Sunday, December 26, 2010

It's official: the "death squads" are coming

Sarah Palin must be shuddering.  Looking over her shoulders at every turn, hoping that a respirator or a feeding tube won't be sneaking up on her.
Beginning January 1st, 2011, doctors will be funded by the Feds to advise patients on end-of-life care.  This means perhaps recommending that terminally ill patients forgo aggressive, maybe even untested treatments that might not do them any good anyway.  Then again there is that chance a miracle could happen, so I won't be a total pessimist.  I will, however, be a realist and concede to the odds and the patient's undoubted pain.  Please bear in mind that the majority of these people will be cancer patients who are in the latter stages of  that insidious, consumptive disease.  Their bodies will already have been ravaged.  While I have never experienced such a fate, I can wholeheartedly understand someone who raises their hand and says "Hold.  Enough.  I'm done."  The aforementioned Palin has called this the beginning of "death squads."  Boehner fears it being the beginning of "government-encouraged euthanasia."

That's the good ol' GOP for ya.  Keeping you alive for more pain when you're already dead.  The President, however, countered smartly and retorted long ago that nobody is talking about "pulling the plug on grandma."  Everyone should have the course of their own treatment placed in their own hands.  Everyone should be able to make their own end-of-life decisions well in advance so that friends and family members can at least be assured in such dour times that the person they love is being treated according to their wishes.  And before you ask, no.  I have never been in the position to watch someone I love...or even remotely like for that matter...be pulled off of life support or make the active decision that they no longer wish to live.  I'm sure it isn't fun.  Should that melancholy occasion strike me and said individual makes the decision as to how they wish their own life to end, I can almost certainly guarantee you that I'll be at peace with it.  Sad, but at peace.  Especially if they had been in great pain.  That is a decision that I would want that individual to make for themselves and not have Boehner and certainly not Palin make for them.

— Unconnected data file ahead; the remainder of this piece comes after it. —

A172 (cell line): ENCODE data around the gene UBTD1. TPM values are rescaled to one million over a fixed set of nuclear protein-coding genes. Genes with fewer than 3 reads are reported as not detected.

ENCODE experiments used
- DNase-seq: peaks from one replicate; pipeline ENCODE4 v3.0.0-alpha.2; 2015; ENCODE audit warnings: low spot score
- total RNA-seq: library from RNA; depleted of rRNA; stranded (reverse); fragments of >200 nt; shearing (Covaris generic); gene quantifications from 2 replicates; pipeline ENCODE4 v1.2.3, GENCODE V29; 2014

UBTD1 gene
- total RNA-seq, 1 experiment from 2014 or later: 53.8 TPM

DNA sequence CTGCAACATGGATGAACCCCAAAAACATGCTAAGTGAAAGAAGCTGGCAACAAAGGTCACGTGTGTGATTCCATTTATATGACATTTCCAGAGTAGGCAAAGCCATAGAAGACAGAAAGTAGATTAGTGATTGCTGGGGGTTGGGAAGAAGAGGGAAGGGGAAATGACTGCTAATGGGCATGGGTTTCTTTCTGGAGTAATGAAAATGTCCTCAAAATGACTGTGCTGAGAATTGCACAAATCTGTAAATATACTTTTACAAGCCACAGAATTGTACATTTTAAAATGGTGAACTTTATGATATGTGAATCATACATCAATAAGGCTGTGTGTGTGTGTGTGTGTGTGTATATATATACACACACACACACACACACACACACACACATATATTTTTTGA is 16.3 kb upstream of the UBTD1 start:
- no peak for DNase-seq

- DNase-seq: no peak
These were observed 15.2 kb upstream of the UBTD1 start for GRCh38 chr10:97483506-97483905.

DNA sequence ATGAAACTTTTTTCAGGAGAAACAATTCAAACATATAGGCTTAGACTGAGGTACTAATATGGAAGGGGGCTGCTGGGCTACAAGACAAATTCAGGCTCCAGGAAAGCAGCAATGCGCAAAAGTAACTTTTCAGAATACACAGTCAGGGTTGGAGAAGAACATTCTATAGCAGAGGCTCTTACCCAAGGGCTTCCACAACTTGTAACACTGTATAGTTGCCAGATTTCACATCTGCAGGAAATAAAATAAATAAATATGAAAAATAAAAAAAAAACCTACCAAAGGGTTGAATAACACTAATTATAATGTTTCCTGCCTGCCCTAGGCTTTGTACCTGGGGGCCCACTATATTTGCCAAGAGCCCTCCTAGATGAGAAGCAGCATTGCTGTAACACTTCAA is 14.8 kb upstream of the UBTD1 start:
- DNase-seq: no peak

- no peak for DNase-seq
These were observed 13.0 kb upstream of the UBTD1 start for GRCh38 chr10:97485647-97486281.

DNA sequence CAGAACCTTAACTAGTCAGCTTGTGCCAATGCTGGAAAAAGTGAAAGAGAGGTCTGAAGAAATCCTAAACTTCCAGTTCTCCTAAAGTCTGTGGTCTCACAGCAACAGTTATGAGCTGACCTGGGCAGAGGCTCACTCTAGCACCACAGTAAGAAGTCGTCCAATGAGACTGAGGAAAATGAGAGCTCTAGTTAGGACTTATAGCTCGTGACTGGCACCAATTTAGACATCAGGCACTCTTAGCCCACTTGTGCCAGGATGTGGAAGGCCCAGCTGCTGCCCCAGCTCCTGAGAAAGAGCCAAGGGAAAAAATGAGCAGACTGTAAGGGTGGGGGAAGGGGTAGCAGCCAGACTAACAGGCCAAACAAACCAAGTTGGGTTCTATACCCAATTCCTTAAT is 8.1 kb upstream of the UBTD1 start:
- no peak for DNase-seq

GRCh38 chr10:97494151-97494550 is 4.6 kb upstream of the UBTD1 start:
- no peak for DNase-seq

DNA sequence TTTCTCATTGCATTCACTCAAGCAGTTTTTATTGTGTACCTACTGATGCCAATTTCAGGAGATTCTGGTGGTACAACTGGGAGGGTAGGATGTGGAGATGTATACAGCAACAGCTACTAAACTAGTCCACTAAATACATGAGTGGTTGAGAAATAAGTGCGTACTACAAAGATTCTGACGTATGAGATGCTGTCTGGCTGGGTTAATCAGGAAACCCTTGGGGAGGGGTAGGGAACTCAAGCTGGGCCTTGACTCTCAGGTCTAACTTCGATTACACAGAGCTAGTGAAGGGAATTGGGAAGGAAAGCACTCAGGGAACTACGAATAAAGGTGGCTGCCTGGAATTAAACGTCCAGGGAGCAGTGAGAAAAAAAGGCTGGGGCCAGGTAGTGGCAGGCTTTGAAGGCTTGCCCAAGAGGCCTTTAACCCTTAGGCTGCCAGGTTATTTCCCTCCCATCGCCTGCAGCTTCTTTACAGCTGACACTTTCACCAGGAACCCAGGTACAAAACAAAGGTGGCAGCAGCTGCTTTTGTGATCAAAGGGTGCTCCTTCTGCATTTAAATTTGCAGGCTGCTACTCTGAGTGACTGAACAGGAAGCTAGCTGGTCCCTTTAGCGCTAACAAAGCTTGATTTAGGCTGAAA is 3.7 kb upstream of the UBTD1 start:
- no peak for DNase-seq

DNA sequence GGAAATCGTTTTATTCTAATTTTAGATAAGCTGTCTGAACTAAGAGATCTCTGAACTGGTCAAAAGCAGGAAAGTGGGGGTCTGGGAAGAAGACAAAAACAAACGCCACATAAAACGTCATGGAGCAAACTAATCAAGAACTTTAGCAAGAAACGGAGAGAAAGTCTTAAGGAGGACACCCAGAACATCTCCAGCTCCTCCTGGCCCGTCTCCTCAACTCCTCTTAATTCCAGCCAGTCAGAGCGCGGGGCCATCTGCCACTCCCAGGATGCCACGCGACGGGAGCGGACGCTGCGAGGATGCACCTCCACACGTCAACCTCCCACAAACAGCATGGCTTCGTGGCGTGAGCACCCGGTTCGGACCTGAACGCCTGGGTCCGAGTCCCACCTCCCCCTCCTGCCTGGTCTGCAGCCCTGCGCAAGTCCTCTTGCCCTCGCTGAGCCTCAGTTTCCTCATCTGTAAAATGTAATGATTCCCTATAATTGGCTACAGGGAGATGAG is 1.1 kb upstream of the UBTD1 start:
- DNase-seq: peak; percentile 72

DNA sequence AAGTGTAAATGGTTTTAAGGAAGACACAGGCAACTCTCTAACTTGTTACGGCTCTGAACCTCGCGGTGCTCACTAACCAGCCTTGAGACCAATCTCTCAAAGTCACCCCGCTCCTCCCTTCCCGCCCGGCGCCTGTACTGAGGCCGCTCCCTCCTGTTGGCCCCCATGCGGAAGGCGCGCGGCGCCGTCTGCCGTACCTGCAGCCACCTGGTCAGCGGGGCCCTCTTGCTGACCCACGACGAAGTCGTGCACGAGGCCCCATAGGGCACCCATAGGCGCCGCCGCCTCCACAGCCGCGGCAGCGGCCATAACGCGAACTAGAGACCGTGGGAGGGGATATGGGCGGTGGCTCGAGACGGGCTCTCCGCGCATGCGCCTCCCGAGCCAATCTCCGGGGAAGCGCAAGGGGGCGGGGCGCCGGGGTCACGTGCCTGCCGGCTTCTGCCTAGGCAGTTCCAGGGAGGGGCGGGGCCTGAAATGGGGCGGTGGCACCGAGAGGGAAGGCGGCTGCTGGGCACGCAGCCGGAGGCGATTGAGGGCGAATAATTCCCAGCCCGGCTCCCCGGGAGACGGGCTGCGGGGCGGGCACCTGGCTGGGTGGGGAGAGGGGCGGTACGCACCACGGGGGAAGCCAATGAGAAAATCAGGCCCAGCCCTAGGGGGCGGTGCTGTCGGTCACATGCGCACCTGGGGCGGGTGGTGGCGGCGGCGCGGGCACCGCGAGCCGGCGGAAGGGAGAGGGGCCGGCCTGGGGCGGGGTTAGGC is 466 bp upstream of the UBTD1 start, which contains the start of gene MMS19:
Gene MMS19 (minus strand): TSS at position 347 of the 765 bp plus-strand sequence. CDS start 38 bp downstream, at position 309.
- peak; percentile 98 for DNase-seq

I envision a future where end-of-life decisions are based around care and compassion and not religious or political correctness.

Speaking of ol' Sarah, I watched It's A Wonderful Life on Christmas Eve.  I hear that in her book, she mentions it as one of her favorite films.  I really stood up and took notice when Potter made a comment about the world getting "lazy rabble instead of a thrifty working class."  It struck me as very Republican.  
No wonder it's her favorite. 




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